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Millions of people throughout the U.S. participate in medical tourism every year, according to federal health officials
Patients will commonly travel to Mexico and Canada, as well as countries in Central America, South America and the Caribbean, to undergo various procedures, including cosmetic surgeries, according to the Centers for Disease Control and Prevention.
However, medical tourism also refers to when patients travel for a medical procedure domestically, according to the American Society of Plastic Surgeons (ASPS).
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Dr. Tim Sayed, a double board-certified plastic surgeon with a practice in California, told FOX Business that a major driving factor behind medical tourism is, in many cases, cost. It can drive a lot of patients overseas or even to high-volume clinics in the U.S.
Two different sized breast implants will be presented at the 49th Annual Meeting of the German Society for Aesthetic Plastic Surgery. (Lino Mirgeler/picture alliance via Getty Images / Getty Images)
For example, some patients may be looking at an operation that could cost $10,000 in New York City, but if they do it in another country, such as the Dominican Republic or Mexico, they may be able to get it at a substantial discount, according to Sayed.
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Josef Hadeed, also a double board-certified plastic surgeon, noted that traveling for surgery can be tempting given that other countries offer package deals.
"Not only will the price of the surgery be included, but also the hotel stay and any nursing care afterward. And even with the cost of travel, it's still significantly cheaper in a lot of instances compared to if they were to go to a local plastic surgeon," he said.
A woman’s face with a vector model of a planned aesthetic plastic surgery procedure is shown on a laptop at the 49th annual conference of the German Society for Aesthetic Plastic Surgery. (Lino Mirgeler/picture alliance via Getty Images / Getty Images)
Dr. Edmond Ritter, the section chief of reconstructive and plastic surgery at Westchester Medical Center in Valhalla, New York, said it is important for patients to do their due diligence about finding the right surgeon and developing a relationship with them.
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"The patient should be aware that they are going to somebody who is well-trained and board certified," Ritter told FOX Business.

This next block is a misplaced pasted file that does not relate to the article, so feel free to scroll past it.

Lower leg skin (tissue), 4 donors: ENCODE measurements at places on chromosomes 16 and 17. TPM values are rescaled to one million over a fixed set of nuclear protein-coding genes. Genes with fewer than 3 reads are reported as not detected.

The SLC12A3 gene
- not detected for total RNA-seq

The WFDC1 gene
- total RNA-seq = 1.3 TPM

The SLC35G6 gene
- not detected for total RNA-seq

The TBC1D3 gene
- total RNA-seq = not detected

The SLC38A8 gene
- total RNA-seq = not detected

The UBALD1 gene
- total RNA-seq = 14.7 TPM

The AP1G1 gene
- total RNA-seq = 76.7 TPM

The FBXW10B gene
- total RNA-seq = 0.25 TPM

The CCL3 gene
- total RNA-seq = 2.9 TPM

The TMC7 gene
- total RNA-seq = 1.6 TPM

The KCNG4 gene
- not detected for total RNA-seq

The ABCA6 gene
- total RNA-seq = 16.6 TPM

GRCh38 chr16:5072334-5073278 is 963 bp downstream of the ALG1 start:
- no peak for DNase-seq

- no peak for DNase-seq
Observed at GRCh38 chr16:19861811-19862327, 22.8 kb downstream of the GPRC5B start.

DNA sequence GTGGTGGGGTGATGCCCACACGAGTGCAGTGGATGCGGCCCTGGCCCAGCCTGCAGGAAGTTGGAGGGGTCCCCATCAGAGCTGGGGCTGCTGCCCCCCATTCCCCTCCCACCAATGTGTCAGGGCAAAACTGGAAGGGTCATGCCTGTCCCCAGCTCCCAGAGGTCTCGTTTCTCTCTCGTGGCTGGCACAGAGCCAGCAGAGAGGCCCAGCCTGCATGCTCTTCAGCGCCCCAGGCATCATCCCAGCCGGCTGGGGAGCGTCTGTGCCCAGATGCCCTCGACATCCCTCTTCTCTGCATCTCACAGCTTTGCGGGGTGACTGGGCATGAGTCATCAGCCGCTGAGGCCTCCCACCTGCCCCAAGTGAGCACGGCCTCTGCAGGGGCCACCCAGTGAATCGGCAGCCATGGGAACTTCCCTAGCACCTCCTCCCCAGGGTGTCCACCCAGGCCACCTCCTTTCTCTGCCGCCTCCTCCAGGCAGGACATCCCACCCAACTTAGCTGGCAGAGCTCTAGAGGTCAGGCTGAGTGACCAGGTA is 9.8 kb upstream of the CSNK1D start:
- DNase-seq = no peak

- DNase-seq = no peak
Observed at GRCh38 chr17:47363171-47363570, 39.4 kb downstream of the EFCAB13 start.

However, "in this country and overseas, we sometimes have a situation where that doesn't happen," he continued. Rather, patients will go for an operation with limited information and are put through a rapid system at a high volume and impersonal clinic.
Even if the operation itself goes well, there can always be complications afterward that need to be properly managed, or they can lead to even more severe consequences.
"While its rare, complications do happen, and it can happen to any surgeon," Sayed said.
A patient checks her appearance four days after undergoing a cosmetic rhinoplasty and eye procedures at the JK Medical Group plastic surgery hospital in Seoul, South Korea. (Ed Jones/AFP via Getty Images / Getty Images)
Another issue with traveling abroad for surgery is that, in some cases, a patient might not be able to even get ahold of their doctor afterward.
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Sayed recalled taking care of some patients in Florida who came back from "misadventures in other countries with really major life-threatening complications."
"Once the money was paid and the surgery was done, it was like, ‘not my problem anymore’ kind of attitude, which is horrible," he said.
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New York City board-certified plastic surgeon Dr. Darren Smith told the ASPS one of the risks of leaving the country for surgery is that when a patient is getting something done in the U.S., there are standards in place to make sure they are getting safe care.
"While there are certainly countries and cities around the world with similar standards, we just aren't as familiar with them," said Smith.
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